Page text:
A U.S. pediatrician group is recommending liquid medication for children should be administered in metric milliliters, rather than the more common but less precise teaspoons or tablespoons, to avoid accidental overdoses.
More than 70,000 children end up in U.S. emergency rooms annually because of such overdoses, the American Academy of Pediatrics notes in a new policy statement.
The statement has been published in the journal Pediatrics.
"Even though we know metric units are safer and more accurate, too many health care providers are still writing that prescription using spoon-based dosing," says Dr. Ian Paul, a pediatrician at Penn State Milton S. Hershey Children's Hospital and lead author of the new metric dosing guidelines. Paul also is chief of academic general pediatrics at Penn State College of Medicine.
"Some parents use household spoons to administer it, which can lead to dangerous mistakes," he says, noting that just incorrectly using a tablespoon rather than a teaspoon triples the recommended dose.
The new policy recommends all medication be administered in milliliters, abbreviated as mL, and in addition prescription amounts should include "leading zeros," so that half a milliliter should read 0.5 mL.
Trailing zeros, such as 0.50 for the same half-milliliter dose, should be eliminated to reduce confusion as to the proper amount, the group says.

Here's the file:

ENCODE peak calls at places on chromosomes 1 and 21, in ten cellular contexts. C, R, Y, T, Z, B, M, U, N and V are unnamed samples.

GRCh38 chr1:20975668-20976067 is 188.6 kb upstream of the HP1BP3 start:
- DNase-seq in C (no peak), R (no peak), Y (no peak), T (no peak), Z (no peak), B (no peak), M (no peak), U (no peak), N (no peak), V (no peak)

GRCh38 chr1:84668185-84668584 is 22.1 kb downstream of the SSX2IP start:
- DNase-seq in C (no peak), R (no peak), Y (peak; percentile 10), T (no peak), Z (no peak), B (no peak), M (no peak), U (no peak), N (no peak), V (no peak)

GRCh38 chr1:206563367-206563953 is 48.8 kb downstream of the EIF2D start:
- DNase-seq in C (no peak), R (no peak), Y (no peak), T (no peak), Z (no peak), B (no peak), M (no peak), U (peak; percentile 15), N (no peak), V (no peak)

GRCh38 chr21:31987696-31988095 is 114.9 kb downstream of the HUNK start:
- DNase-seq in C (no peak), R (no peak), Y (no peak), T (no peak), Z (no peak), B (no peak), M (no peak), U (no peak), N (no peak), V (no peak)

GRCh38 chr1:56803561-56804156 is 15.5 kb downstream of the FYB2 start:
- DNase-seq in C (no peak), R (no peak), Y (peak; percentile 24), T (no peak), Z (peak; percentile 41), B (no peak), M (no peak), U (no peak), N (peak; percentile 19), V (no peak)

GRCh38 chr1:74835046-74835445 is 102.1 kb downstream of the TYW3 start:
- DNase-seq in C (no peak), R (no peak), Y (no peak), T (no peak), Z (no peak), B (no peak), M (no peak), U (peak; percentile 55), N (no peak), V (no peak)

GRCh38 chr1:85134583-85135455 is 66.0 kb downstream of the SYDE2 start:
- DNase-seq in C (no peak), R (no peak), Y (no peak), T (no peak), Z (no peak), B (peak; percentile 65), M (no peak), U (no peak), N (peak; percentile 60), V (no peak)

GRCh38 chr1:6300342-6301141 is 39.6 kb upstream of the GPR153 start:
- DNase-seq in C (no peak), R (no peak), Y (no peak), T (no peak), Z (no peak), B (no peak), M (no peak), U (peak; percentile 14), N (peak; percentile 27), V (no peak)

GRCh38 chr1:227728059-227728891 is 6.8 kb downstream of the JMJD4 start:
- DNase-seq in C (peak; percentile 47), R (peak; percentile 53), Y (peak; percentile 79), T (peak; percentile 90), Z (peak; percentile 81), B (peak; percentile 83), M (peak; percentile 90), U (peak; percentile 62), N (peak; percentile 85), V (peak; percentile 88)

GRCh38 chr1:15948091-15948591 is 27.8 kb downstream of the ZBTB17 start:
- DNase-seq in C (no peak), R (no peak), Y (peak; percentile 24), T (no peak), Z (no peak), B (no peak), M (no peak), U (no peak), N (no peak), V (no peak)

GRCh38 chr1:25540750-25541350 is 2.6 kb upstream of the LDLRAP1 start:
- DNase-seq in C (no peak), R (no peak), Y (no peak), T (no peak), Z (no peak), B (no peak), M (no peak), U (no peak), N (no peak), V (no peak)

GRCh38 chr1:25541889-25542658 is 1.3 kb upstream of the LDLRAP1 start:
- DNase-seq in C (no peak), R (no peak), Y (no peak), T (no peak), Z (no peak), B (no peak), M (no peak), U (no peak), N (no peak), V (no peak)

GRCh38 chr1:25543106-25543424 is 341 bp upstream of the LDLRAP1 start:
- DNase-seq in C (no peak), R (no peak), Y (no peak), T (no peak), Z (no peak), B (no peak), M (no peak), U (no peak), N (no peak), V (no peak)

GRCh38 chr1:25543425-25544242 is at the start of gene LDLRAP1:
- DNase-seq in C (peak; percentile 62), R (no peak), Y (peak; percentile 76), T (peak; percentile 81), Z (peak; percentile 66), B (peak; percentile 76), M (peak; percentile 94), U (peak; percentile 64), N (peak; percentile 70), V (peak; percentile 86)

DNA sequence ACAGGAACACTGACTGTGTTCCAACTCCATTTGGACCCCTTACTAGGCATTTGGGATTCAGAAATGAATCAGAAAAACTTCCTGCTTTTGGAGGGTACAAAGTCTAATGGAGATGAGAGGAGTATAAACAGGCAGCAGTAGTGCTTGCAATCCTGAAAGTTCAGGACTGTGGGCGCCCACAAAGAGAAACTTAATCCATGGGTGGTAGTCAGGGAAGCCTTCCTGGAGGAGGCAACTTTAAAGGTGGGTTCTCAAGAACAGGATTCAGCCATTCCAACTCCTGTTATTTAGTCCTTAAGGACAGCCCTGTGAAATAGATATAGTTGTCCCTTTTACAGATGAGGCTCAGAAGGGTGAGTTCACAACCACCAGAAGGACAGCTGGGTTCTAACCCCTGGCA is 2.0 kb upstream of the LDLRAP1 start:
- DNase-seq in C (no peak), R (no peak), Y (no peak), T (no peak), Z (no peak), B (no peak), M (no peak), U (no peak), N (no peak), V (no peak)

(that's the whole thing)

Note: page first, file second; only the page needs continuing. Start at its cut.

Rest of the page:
Instead of spoons, the new policy suggests a plastic medicine syringe with clear markings be used to measure out the dose and administer it directly into a child's mouth.
The recommended metric dosing standard - already in place in much of the world - is "based upon newer evidence suggesting this is both more accurate and less likely to cause large dosing errors," Paul says.
Previous studies have indicated that parents using only milliliters for giving medicine to children make fewer errors than parents who use teaspoons or tablespoons.
Most doctors are already familiar with metric dosing and comfortable with it, but parents and caregivers may require some instruction in the new dosages, Paul acknowledges.
Doctors should go over the dosage with families when medications are prescribed, and pharmacies, health centers and hospitals should print prescription labels displaying only metric dosages and include a suitable measuring device, the pediatrician group says.
Other health professionals say they agree with that recommendation.
"The statement calls on places that dispense the medications - typically pharmacies - to provide an appropriate device," says Dr. Roy Benaroch, an assistant professor of pediatrics at Emory University in Atlanta.
"These should be offered at no extra charge. Parents can reuse them to eliminate waste as long as they're cleaned out well and their markings don't rub off," he says.